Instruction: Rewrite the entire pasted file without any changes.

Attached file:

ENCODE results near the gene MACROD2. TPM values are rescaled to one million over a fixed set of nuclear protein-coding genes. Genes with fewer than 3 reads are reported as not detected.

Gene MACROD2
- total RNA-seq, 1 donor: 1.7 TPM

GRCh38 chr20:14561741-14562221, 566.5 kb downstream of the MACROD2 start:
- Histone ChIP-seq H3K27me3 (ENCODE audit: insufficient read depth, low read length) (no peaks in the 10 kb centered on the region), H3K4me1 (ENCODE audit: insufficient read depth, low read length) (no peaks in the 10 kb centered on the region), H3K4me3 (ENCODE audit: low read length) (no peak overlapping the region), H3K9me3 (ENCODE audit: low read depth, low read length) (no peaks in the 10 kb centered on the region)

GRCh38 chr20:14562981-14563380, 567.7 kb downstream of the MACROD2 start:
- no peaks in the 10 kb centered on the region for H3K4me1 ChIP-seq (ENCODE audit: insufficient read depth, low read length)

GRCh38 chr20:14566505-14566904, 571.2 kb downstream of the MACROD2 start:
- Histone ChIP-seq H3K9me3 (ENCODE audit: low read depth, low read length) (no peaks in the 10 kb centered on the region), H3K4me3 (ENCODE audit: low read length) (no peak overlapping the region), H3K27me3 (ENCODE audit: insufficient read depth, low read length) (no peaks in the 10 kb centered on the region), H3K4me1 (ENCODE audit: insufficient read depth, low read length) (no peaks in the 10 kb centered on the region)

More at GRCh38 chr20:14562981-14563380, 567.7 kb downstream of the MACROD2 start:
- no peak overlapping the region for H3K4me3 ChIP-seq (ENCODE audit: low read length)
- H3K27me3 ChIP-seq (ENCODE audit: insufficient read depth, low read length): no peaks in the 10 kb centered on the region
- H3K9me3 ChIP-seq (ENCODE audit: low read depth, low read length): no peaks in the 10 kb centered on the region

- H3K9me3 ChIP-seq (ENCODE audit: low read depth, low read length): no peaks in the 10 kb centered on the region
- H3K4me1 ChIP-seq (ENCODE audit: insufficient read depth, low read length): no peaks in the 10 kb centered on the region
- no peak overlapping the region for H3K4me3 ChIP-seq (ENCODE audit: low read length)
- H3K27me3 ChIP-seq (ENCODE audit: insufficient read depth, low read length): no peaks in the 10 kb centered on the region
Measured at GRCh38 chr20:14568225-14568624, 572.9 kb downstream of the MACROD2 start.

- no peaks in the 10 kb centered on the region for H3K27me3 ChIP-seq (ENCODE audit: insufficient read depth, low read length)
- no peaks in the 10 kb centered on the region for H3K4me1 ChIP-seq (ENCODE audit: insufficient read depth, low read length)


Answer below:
ENCODE results near the gene MACROD2. TPM values are rescaled to one million over a fixed set of nuclear protein-coding genes. Genes with fewer than 3 reads are reported as not detected.

Gene MACROD2
- total RNA-seq, 1 donor: 1.7 TPM

GRCh38 chr20:14561741-14562221, 566.5 kb downstream of the MACROD2 start:
- Histone ChIP-seq H3K27me3 (ENCODE audit: insufficient read depth, low read length) (no peaks in the 10 kb centered on the region), H3K4me1 (ENCODE audit: insufficient read depth, low read length) (no peaks in the 10 kb centered on the region), H3K4me3 (ENCODE audit: low read length) (no peak overlapping the region), H3K9me3 (ENCODE audit: low read depth, low read length) (no peaks in the 10 kb centered on the region)

GRCh38 chr20:14562981-14563380, 567.7 kb downstream of the MACROD2 start:
- no peaks in the 10 kb centered on the region for H3K4me1 ChIP-seq (ENCODE audit: insufficient read depth, low read length)

GRCh38 chr20:14566505-14566904, 571.2 kb downstream of the MACROD2 start:
- Histone ChIP-seq H3K9me3 (ENCODE audit: low read depth, low read length) (no peaks in the 10 kb centered on the region), H3K4me3 (ENCODE audit: low read length) (no peak overlapping the region), H3K27me3 (ENCODE audit: insufficient read depth, low read length) (no peaks in the 10 kb centered on the region), H3K4me1 (ENCODE audit: insufficient read depth, low read length) (no peaks in the 10 kb centered on the region)

More at GRCh38 chr20:14562981-14563380, 567.7 kb downstream of the MACROD2 start:
- no peak overlapping the region for H3K4me3 ChIP-seq (ENCODE audit: low read length)
- H3K27me3 ChIP-seq (ENCODE audit: insufficient read depth, low read length): no peaks in the 10 kb centered on the region
- H3K9me3 ChIP-seq (ENCODE audit: low read depth, low read length): no peaks in the 10 kb centered on the region

- H3K9me3 ChIP-seq (ENCODE audit: low read depth, low read length): no peaks in the 10 kb centered on the region
- H3K4me1 ChIP-seq (ENCODE audit: insufficient read depth, low read length): no peaks in the 10 kb centered on the region
- no peak overlapping the region for H3K4me3 ChIP-seq (ENCODE audit: low read length)
- H3K27me3 ChIP-seq (ENCODE audit: insufficient read depth, low read length): no peaks in the 10 kb centered on the region
Measured at GRCh38 chr20:14568225-14568624, 572.9 kb downstream of the MACROD2 start.

- no peaks in the 10 kb centered on the region for H3K27me3 ChIP-seq (ENCODE audit: insufficient read depth, low read length)
- no peaks in the 10 kb centered on the region for H3K4me1 ChIP-seq (ENCODE audit: insufficient read depth, low read length)